Does anyone else remember gathering around the television on Sunday evenings for the Wonderful World of Disney? For decades, Disney issued only 3-6 films a year, so seeing one of its shows was a special event. Production started ramping up in 1994, when Disney premiered 9 new films. In 1997 there were 12 new Disney movies and in 2000 there were 24 (!). Disney has 15 films listed for release in 2012. With such quantity, could it possibly be difficult to maintain quality?
One of the 15 this year is The Odd Life of Timothy Green, which opens today. Mel and Keiko have written why they won’t see it. And were I still in the throes of infertility, having my dysfunctional relationship with Hope (if I hope hard enough I can make this happen! Not this month? Crash. But I’ll come back to you, Hope. I always do.) I would have found the wishful manifesting hard to take.
Synopsis: Jennifer Garner (at risk of becoming typecast as a adoptive mama wannabe — remember Juno?) and Joel Edgerton as Cindy and Jim are given the bleakest possible prognosis about ever having a baby (hit a little too close to home, anyone?). In order to move on, they write down several traits their never-child would surely have had, and stuff the handwritten slips in a box, burying it in their garden, which is then drenched by a hyperlocalized rainstorm. A boy sprouts from that garden that night and proceeds to charm and vex everyone in town, demonstrating his heartwarming traits, each possibly tied to the peculiar presence of leaves budding from his ankles.
Various elements of storytelling just don’t live up to Disney standards:
- Setting (Time): As evidenced by ubiquitous falling leaves, the tale begins in September and ends in the early Fall, before cold weather arrives — not long for a story to arc. We see no other times of year (to my recollection). Cindy speaks of finally finding her parenting groove, but really, the film is stuck on September, so her parenting groove seems quite shallow. And the odd life of our title character seems asynchronous to nature (thought he’s clearly tied to it) because of the non-passage of time, of three missing seasons.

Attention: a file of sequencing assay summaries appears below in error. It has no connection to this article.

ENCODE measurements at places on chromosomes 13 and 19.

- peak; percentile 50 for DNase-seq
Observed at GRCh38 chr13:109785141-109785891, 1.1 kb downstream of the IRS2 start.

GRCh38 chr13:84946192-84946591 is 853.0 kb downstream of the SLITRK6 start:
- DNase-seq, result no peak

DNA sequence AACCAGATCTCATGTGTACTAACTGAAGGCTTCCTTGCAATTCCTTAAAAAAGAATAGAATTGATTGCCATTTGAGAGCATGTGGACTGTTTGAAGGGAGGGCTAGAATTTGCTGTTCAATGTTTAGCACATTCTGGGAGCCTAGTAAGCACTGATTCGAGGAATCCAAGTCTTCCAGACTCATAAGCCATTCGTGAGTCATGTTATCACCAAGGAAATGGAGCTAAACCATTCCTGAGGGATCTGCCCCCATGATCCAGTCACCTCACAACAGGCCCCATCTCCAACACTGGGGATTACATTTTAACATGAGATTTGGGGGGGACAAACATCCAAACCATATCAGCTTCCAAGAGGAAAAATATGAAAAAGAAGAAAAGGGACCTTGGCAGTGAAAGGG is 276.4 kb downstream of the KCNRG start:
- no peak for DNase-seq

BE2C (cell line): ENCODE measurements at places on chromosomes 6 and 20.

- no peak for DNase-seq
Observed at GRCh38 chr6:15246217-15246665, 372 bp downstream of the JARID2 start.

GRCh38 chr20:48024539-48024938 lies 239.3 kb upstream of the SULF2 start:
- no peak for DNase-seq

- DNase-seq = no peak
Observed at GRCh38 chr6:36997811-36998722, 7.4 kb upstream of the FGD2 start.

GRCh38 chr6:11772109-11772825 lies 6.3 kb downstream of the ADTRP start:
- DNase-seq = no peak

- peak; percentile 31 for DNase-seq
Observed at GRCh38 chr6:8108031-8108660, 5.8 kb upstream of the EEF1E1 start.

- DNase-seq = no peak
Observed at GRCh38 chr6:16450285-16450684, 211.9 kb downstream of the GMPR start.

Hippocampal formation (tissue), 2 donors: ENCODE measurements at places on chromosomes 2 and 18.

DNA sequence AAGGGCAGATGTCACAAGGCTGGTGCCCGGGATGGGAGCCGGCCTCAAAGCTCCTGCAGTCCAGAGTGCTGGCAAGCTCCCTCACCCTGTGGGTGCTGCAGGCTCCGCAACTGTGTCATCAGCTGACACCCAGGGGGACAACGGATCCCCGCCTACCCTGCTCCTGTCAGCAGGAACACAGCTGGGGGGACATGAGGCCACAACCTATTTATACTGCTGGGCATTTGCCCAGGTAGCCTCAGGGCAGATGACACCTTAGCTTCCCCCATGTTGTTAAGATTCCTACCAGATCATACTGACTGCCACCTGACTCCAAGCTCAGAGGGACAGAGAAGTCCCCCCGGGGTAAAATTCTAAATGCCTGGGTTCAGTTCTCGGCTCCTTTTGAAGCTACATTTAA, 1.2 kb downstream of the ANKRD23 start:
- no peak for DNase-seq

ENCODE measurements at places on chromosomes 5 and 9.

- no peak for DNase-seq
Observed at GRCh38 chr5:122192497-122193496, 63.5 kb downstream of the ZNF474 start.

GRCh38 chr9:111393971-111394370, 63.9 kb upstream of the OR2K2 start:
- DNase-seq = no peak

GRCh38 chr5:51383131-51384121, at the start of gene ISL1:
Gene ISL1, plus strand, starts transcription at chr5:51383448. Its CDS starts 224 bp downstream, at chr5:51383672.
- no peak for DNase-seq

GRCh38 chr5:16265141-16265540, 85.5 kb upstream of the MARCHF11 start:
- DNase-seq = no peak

- Symbolism: What, exactly, precipitates and foreshadows events in Timothy’s odd life: water, wind, standing like a tree? The leaves at his ankles, nature in general? The intended symbolism didn’t click for me.
- Character and sub-plot: An intense and mysterious relationship between Timothy and a girl a few years his elder is highlighted (could it be romantic? Cindy and Jim debate which of them should have the Birds & Bees talk with their son). Yet the relationship is never quite developed, and that particular plot line fizzles.
- Adoption: Some lines of dialog played into stereotypes and were insensitive to people living in adoption. Cindy’s overachieving Queen Bee sister-in-law says, “I thought you were trying to have a REAL kid. One of your own.” She adds, with distaste, “You never know what you’re getting.”
The leaves on Timothy’s legs must, for some reason, stay hidden. Even thought Cindy and Jim became parents to a 7 year-old overnight and somehow avoid explaining that, they don’t want people to see these leaves because then there might be questions (huh?). The leaves are a source of secrecy and shame, and late in the movie a bad-guy-type tries to out Timothy by exposing his lower legs in a public forum. Timothy doesn’t mind — he happily shows his fanciful extremities — and the power of the secret is gone.
This is one lesson I did appreciate from the movie because it applies to openness in adoption. Remove shame and secrecy, and people (in this case, the parents) are free to blossom.
I came at this movie with a critical eye. Others who saw a screening at BlogHer12 enjoyed the film immensely, and maybe you would, too. Here’s the trailer to help you decide.